Who Should Read this Blog
If you use a temporary help agency or hire casual or part-time employees then you should read this article. Because starting next month there is a change to the Employment Standards Act, 2000 (the “ESA”) that could increase your payroll costs.
Equal pay for equal work takes effect on April 1, 2018
As of April 1, 2018 Ontario employers are required to pay temporary workers and casual & part-time employers the same rate of pay as full-time employers performing substantially the same work unless an exemption applies.
Wage rates can no longer be kept confidential.
Assignment employees from a temporary help agency can ask your non-assignment employees how much they are paid for doing substantially the same work.
A casual or part-time employee can ask you how much you pay a full-time employee doing substantially the same work. If you terminate or punish an employee for making this inquiry then you could be required to reinstate the employee to his or her job or compensate the employee for any wage loss.
What are the exemptions to this new law?!!!
It should be noted that there are certain exceptions to the provisions regarding equal pay for equal work. The provisions do not apply when the difference in rates of pay are made on the basis of (a) a seniority system, (b) a merit system, (c) a system that measures earnings by quantity or quality of production, or (d) any other factor other than sex or employment status. Nevertheless, before you assume that this exemption applies to your organization, you should consult a lawyer.
Lessons to be Learned
1.The cost of temporary agency workers who perform substantially the same work as full-time employees is going up unless your organization can fall into one of the statutory exemptions.
2. Similarly, the wage rates of casual employees, and part-time employees is going up unless your organization can fall into one of the statutory exemptions.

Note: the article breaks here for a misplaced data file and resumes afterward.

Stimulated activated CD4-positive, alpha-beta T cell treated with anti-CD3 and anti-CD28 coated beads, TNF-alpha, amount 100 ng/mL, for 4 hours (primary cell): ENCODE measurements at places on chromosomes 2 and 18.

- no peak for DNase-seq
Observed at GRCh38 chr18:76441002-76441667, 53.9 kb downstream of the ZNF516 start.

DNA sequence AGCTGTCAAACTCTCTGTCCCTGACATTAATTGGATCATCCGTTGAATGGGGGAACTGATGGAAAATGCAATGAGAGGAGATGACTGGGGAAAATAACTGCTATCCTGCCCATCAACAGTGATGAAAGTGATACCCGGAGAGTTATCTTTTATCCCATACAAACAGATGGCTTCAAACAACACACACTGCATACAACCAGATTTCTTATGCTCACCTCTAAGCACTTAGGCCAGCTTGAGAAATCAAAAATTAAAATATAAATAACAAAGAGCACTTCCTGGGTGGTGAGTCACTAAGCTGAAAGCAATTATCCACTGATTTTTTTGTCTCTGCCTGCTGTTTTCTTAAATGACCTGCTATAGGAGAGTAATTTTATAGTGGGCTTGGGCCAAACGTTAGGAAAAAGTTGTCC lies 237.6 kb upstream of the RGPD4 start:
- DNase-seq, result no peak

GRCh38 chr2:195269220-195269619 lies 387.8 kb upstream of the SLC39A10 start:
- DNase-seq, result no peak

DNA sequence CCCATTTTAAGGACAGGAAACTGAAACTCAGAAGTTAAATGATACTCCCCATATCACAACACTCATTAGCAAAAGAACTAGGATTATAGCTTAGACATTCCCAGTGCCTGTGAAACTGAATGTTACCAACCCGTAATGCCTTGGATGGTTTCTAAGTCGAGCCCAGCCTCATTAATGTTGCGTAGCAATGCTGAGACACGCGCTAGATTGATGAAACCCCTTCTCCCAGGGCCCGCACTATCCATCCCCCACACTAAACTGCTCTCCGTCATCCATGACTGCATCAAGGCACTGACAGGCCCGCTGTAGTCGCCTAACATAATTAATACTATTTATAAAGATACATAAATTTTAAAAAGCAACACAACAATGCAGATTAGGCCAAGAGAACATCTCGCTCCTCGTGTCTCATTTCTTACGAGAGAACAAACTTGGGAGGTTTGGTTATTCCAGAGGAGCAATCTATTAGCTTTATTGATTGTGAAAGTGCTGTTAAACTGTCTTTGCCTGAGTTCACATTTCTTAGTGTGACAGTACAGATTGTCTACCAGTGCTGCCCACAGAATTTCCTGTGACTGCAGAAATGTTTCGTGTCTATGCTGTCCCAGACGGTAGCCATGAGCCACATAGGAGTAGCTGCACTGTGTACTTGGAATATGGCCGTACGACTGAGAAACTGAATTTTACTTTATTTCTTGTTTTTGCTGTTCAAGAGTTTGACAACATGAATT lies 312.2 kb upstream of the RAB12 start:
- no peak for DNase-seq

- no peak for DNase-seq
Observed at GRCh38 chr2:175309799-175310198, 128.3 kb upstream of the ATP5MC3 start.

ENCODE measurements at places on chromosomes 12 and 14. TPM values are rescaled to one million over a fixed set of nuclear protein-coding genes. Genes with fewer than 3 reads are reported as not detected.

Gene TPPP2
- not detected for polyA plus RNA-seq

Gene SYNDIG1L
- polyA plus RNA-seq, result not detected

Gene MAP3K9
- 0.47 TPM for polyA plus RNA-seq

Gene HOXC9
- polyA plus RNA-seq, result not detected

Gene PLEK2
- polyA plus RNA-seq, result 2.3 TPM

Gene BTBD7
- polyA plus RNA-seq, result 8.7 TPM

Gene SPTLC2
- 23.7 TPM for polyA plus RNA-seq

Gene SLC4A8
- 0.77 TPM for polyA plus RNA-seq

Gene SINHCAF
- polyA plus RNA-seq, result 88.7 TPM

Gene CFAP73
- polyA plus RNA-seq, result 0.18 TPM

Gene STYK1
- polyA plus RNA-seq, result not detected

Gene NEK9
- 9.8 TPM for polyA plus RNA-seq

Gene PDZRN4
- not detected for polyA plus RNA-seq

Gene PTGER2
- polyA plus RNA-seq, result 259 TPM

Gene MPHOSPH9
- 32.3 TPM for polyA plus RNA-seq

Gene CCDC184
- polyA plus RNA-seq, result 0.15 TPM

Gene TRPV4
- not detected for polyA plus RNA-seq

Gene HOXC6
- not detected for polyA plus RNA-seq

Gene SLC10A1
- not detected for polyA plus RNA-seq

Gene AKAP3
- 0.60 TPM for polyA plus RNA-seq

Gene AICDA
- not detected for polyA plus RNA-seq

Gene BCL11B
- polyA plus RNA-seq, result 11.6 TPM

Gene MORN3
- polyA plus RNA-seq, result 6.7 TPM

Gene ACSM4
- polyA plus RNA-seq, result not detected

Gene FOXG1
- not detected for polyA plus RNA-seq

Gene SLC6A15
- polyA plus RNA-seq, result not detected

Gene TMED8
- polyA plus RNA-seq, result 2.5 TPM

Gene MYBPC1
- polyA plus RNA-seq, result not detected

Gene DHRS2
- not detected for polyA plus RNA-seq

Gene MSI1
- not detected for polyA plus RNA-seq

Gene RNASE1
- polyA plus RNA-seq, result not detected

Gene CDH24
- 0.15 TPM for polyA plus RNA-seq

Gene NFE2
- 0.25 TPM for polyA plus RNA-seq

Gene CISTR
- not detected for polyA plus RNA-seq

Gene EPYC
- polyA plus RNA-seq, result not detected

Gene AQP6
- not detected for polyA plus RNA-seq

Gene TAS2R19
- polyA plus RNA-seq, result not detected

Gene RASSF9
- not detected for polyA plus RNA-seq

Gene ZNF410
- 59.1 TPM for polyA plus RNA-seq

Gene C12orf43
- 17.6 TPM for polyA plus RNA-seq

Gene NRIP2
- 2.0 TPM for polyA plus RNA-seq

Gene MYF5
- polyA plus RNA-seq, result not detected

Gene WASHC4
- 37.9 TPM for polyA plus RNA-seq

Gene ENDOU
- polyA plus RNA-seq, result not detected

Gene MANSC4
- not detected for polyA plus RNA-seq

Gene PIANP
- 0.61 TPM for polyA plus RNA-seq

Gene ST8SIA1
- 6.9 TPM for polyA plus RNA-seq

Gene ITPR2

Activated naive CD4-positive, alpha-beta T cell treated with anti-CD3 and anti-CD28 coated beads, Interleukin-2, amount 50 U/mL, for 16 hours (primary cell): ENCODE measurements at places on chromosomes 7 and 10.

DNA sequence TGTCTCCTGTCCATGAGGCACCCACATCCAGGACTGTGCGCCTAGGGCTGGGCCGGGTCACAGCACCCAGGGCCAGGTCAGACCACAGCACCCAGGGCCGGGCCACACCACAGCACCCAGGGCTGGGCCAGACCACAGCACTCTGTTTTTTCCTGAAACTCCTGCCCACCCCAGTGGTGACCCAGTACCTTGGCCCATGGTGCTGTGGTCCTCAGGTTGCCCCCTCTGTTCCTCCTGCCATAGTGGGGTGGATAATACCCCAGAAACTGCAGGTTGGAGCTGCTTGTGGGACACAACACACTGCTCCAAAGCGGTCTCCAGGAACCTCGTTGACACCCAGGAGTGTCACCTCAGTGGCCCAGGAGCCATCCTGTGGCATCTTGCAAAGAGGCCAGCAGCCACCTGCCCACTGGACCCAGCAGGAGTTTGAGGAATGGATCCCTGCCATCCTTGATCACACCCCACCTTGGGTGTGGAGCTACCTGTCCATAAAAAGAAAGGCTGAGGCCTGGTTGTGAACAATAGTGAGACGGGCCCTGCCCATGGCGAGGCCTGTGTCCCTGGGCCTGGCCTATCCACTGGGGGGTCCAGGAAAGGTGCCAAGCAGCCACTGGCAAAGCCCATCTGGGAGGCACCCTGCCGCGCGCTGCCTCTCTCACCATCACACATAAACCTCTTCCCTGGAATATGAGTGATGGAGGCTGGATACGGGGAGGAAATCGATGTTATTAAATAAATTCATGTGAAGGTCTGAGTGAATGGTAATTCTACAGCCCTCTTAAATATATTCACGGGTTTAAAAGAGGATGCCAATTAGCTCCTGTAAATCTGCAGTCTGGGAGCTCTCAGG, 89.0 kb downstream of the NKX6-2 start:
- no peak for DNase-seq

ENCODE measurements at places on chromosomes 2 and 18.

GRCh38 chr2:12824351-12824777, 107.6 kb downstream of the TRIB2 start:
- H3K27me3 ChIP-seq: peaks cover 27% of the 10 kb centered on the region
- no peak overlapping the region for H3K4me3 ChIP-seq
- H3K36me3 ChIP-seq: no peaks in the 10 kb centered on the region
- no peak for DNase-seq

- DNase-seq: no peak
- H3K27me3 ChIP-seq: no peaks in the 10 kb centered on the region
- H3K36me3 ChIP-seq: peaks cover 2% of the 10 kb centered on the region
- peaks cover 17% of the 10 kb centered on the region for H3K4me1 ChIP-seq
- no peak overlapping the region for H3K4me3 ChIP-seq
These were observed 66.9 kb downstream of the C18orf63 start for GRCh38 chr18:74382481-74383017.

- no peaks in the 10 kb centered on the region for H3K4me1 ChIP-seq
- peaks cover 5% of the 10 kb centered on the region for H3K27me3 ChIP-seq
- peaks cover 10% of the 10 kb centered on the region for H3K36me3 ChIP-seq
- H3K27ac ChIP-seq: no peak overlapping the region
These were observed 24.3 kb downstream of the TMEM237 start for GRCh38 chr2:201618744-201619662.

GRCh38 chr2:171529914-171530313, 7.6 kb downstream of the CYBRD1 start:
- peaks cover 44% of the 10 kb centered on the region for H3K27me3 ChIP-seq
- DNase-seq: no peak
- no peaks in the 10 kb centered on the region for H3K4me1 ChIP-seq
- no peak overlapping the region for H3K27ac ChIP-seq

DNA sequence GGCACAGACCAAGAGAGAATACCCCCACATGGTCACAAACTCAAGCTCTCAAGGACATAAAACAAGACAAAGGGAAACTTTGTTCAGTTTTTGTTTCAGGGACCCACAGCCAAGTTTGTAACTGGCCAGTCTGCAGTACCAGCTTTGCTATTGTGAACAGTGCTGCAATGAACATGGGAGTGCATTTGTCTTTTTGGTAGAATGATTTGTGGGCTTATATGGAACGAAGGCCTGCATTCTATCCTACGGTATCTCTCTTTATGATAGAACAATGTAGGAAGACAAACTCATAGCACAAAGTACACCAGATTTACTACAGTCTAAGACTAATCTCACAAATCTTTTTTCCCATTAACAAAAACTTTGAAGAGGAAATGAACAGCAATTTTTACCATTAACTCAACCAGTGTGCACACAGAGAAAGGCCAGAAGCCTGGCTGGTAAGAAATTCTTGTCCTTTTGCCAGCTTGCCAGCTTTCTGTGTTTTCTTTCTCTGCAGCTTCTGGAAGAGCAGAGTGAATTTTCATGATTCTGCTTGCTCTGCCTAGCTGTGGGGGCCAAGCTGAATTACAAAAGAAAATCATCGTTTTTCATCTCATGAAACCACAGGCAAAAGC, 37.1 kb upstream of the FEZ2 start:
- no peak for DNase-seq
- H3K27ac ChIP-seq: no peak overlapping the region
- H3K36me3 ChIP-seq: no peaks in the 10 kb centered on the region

3. Do not discipline a casual or part-time employee for asking how much your organization pays a full-time employee doing substantially the same work.
4. An employer generally has the right to establish an employee’s job duties and therefore determine whether temporary agency workers, casual employees and part-time workers are performing substantially the same work as full-time employees.
5. As long as an employer does not set different wage rates based on sex or employment status, an employer generally has the right to set wage rates based on seniority, merit and production quantity/quality.
For five other recent changes to the ESA that recently came into effect click here.
For 30 years, Doug MacLeod of the MacLeod Law Firm has been advising employers on all aspects of the employment relationship. If you have any questions, you can contact him directly at 416 317-9894 or at [email protected]
Waksdale v. Swegon North America Inc.: Ontario Court of Appeal Strikes Down Another Termination Clause
In this case, Mr. Waksdale was terminated without cause after about eight (8) months of employment. Both parties agreed that the “without cause” termination clause in his employment contract was enforceable. Both parties also agreed the “with cause” termination...
COVID-19 Update: Do Reduced Hours of Work or a Temporary Lay Off Constitute a Termination or a Constructive Dismissal? The legal waters just got murkier
The Ontario government has just amended the Employment Standards Act (the "ESA") to address reduced hours of work and layoffs caused by COVID-19. A copy of the new law is found here. Essentially, the definition of temporary layoff and constructive dismissal under the...
Yesterday, Premier Ford announced Stage 1 of the reopening of Ontario and identified some businesses that are permitted to reopen on Tuesday after the long weekend. To view the health and safety guidelines for reopening, click here. These employers will, therefore,...